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A Tribe Called Quest: Anthology


A Tribe Called Quest

Album: Anthology
Label: Jive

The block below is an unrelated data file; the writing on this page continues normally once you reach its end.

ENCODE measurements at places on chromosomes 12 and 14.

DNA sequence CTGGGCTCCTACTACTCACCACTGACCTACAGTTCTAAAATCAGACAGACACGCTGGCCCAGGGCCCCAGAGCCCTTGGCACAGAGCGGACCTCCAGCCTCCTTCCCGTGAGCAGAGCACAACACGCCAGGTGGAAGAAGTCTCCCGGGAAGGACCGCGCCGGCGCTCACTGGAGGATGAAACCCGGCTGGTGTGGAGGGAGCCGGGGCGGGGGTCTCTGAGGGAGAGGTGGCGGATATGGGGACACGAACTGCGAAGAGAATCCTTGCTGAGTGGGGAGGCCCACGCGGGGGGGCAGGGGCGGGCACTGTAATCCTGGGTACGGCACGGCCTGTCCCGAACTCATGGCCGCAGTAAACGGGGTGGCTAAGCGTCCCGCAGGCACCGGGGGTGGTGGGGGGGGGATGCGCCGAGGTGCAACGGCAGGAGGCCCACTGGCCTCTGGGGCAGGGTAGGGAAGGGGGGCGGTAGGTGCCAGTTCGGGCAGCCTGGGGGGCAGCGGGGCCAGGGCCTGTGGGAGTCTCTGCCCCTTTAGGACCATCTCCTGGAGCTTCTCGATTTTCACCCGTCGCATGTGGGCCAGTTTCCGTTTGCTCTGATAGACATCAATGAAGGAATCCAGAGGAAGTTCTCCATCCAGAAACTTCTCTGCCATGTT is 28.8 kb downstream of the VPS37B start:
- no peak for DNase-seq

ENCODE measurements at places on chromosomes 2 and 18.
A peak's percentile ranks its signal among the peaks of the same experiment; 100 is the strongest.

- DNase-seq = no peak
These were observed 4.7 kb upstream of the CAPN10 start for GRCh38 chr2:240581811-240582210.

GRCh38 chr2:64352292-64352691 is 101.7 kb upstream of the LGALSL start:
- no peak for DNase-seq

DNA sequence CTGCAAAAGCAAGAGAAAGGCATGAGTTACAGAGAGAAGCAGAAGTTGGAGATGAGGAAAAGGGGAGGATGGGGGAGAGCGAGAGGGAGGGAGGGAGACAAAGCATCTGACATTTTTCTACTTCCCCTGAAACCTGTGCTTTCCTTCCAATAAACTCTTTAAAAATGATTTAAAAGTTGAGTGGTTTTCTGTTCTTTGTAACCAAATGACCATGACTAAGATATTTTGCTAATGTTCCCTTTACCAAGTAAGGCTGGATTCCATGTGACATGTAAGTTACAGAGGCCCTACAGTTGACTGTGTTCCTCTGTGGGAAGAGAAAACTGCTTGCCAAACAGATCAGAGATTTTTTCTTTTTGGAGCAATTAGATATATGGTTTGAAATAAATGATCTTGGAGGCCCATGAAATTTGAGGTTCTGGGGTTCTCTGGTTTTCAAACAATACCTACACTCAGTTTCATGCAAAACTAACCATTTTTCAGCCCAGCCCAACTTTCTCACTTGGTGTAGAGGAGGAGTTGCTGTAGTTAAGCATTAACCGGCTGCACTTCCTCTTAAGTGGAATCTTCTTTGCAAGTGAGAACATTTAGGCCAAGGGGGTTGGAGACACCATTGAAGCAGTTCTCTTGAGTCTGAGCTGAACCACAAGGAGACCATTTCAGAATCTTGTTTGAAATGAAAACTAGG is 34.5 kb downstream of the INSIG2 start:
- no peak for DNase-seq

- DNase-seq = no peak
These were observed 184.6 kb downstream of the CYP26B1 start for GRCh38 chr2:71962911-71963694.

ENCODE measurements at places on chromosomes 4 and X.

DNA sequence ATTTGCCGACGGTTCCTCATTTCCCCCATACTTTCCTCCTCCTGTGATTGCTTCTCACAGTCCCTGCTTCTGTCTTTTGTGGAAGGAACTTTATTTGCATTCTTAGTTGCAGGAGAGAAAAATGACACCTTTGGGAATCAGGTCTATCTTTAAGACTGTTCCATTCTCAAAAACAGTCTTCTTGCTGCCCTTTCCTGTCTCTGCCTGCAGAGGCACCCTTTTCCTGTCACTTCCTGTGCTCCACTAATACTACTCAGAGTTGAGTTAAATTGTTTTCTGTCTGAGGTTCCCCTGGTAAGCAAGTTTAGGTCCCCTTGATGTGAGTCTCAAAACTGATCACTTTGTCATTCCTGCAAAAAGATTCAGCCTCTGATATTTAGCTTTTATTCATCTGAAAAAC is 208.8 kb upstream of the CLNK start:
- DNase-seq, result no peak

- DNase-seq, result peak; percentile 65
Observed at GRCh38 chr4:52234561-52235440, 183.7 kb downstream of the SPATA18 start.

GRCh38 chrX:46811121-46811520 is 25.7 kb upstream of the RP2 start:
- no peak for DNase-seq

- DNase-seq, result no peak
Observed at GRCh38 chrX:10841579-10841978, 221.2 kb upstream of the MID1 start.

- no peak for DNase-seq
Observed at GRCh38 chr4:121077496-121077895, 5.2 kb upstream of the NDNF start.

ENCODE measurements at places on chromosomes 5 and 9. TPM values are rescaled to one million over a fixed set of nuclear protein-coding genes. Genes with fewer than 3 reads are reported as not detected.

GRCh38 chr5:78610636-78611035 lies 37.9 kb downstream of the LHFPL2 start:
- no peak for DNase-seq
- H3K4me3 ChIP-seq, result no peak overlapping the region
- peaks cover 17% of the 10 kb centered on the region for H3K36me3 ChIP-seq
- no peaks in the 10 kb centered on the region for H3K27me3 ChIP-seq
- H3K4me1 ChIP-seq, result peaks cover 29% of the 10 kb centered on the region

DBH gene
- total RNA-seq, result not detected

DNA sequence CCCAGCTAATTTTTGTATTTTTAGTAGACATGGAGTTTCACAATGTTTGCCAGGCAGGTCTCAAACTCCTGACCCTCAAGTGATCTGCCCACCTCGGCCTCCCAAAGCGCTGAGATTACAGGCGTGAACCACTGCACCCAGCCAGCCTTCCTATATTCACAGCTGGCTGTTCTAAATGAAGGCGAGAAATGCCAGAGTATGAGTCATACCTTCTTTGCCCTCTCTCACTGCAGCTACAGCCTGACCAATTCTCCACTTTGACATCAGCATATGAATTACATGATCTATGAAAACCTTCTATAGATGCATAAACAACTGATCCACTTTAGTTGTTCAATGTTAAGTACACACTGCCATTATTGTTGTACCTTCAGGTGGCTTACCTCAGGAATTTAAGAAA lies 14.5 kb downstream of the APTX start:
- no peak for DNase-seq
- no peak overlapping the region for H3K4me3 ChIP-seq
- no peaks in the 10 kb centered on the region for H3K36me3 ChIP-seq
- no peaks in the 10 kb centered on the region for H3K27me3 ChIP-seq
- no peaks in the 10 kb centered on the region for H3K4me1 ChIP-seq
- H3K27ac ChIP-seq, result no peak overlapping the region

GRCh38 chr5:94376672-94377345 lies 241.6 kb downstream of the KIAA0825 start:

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It's almost a cliché at this point, but listening to The Long Ryders, it's impossible not to think of the group as the missing link between the '60s country-rock of the Byrds and Flying Burrito Brothers and the alt-country boom sparked by Uncle Tupelo in the '90s. Unfortunately, though it did find minor, fleeting commercial success in the stylistically indeterminate era of the mid-'80s, the group's work has often been overlooked, its albums falling out of print even as more acts stressed the Ryders' influence. Compiling 40 songs from the group's recording career (which stretched only from 1983 to '87), the new two-disc Anthology helps set the record straight. Possessing both the twang and the jangle, the group played country-rock in a way that does justice to both halves of the term, creating a distinctly California sound that's equal parts L.A. and Bakersfield. The talent is evident from the group's first effort, the rare 10-5-60 EP, which is collected here in its entirety. Its five songs capture a band comfortable with its sound, from the raucous, manifesto-like "Join My Gang" to the aching heartbreak of "Born To Believe In You." Remarkably, things only get better from there, as the tracks from the follow-up albums—Native Sons (1984), State Of Our Union (1985), and Two Fisted Tales (1987)—show. The State Of Our Union tracks are especially strong, with "Looking For Lewis And Clark" a standout among the group's many should-have-been hits. The failure of Two Fisted Tales did the group in—in the liner notes, leader Sid Griffin recounts disembarking from a European tour on the same plane as Guns 'N Roses and Cinderella and knowing the jig is up—which is too bad. The songs from that album (and the excellent, previously unreleased demos collected here) find the group refining its sound into something that, had it found its audience, could have remained viable for a long time. That didn't happen, but while it faded away too soon, The Long Ryders' music sounds essential today.